I somehow agreed to do two lightning talks in two weeks, so if you’re in the Detroit area you have two chances to hear me speak fast for 5 minutes.  Brevity is the soul of wit, and since I love twitter so much, this is a neat way to twitterize my academic talks.

This Thursday, 2/25, at the Anderson Theater in front of the Dymaxion House at the Henry Ford Museum, I’ll be speaking at Pecha Kucha Night Detroit, which we’re hosting in conjunction with our new design exhibit.  I’m talking about my job, basically, and different ways of thinking about “connecting to people through technology,” including our ham radio collections.

Then, next Thursday, 3/4, at the Blau Auditorium at the U of Mich business school, I’m participating in Ignite Ann Arbor.  I’ll be talking about mechanical television and our guy C. Francis Jenkins.

Just over a month to go before this year’s National Council on Public History conference!  We’ll be meeting March 10-14 in Portland in conjunction with the American Society for Environmental History.  If you’ve never been before, NCPH is a great conference for meeting public historians and learning about amazing projects.  One of the NCPH conference’s greatest strengths is giving us public historians, who are often caught up in the minutiae of our programs, exhibits and other projects, a time to reflect on important theoretical and ethical issues in the profession.

On that note, I’ll be speaking at a panel about the future of public history on Thursday at 1:30:

Panel 3-C: Historians Look to the Future: Embarking on a
New Chapter in NCPH’s History
Cosponsored by the NCPH 30th Anniversary Committee
Chair: Allison Marsh, University of South Carolina
Suzanne Fischer, The Henry Ford Museum
Peter Kraemer, U.S. Department of State

Also on Thursday, Allison Marsh and I are planning to host a dine-around (an informal dinner) to talk about the material culture of technology coordinating group we’re been working on.

Please join us in Portland!

Currents of Change, March 10-14

Hilton Portland Hotel

The conference Program is digital this year, available as a PDF at http://ncph.org/cms/?page_id=117 Printed programs will be available only onsite in Portland.

This is a joint meeting of National Council on Public History and American Society for Environmental History, with 150 sessions and workshops, 15 working groups, 10 fieldtrips, Speed Networking, book exhibits, Consultants Reception, and much more. Come and experience the best in public and environmental history.  (Discounted registration is open to members and non-members before February 12.  Regular pre-registration is open through February 24.  Onsite registration continues at the conference.)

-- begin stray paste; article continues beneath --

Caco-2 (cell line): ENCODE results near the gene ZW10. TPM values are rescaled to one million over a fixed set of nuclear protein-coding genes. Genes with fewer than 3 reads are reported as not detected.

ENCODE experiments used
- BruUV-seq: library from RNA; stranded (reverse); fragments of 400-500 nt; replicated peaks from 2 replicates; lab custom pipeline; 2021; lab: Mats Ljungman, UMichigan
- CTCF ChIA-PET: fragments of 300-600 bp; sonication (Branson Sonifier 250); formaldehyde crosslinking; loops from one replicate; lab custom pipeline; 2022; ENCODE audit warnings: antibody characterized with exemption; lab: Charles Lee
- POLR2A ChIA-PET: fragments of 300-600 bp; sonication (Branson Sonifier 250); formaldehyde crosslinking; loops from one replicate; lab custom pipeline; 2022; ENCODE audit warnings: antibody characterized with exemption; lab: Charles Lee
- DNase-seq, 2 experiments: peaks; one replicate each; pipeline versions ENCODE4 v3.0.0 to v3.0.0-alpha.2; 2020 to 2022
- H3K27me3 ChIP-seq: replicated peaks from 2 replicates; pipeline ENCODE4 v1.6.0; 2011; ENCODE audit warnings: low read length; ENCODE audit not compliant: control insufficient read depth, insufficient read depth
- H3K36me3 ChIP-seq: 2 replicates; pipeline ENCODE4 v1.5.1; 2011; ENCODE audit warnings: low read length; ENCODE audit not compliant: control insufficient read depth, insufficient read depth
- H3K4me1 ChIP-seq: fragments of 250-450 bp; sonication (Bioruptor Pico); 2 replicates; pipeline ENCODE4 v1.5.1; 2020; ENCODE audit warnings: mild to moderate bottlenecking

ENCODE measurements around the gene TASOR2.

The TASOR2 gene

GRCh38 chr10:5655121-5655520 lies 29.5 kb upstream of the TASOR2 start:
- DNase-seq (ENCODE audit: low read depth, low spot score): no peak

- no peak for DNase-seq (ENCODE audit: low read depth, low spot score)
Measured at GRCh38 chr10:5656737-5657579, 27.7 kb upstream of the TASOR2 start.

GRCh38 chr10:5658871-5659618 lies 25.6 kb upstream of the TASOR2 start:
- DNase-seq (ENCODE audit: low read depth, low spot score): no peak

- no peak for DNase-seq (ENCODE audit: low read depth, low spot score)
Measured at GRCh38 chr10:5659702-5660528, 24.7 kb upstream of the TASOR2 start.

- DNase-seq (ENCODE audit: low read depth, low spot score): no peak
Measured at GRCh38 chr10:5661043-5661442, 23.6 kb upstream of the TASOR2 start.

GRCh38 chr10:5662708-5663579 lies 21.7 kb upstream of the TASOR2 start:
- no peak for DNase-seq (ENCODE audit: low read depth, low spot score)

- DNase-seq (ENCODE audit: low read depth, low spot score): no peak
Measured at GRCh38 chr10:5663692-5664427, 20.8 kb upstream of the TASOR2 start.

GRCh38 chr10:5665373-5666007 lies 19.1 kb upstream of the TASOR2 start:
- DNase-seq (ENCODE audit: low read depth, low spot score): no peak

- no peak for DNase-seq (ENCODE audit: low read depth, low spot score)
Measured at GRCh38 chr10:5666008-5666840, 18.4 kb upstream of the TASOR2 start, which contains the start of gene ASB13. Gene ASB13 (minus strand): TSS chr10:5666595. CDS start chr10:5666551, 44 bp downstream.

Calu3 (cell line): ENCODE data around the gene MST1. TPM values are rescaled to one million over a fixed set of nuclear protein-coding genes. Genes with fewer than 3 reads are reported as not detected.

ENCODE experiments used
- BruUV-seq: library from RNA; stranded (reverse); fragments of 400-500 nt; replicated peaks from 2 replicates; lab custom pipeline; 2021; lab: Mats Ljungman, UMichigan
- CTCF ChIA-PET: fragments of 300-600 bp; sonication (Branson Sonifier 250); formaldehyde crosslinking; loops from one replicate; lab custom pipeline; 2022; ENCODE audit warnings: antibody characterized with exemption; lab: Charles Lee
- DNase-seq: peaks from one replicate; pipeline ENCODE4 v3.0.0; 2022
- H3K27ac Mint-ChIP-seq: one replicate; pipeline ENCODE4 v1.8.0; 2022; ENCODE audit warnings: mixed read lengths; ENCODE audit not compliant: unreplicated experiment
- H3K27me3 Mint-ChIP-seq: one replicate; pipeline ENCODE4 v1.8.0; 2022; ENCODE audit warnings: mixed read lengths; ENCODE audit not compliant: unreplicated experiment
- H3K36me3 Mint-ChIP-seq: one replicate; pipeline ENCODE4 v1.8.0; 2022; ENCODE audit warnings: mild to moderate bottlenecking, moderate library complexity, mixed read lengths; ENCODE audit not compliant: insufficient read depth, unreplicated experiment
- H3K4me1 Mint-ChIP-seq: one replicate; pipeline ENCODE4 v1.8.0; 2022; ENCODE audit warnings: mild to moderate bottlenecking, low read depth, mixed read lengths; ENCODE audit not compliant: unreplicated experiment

Keynote speaker, Adam Hochschild, is an award winning author and journalist who uses history to reveal the lingering inequities of the past. His most recent book, Bury the Chains, was a finalist for the 2005 National Book Award.  His address, “Adventures in Public History,” will be free and open to the public as well as conference registrants.

Make your Hotel Reservation at the Hilton Portland & Executive Tower today.  Discounted room rates for the conference may be secured before February 9.  http://www.hilton.com/en/hi/groups/personalized/PDXPHHH-NCP-20100307/index.jhtml

Want to see how engaging history, especially environmental history, has become in Portland and its environs? Sign up for the tours. This year there is a floating seminar boat excursion on the Willamette River.  Want specialized professional development? There are top-notch workshops and how-to sessions on digital history.

Tours & Fieldtrips: http://in-lart-web99.indysla.iupui.edu/ncph/cms/wp-content/uploads/2009/11/2010-Field-Trips.pdf

Workshops: http://in-lart-web99.indysla.iupui.edu/ncph/cms/wp-content/uploads/2009/11/2010-Workshops.pdf

Read more about the conference in the current issue of Public History News at http://ncph.org/cms/wp-content/uploads/2010/01/2009-Dec-Newsletter.pdf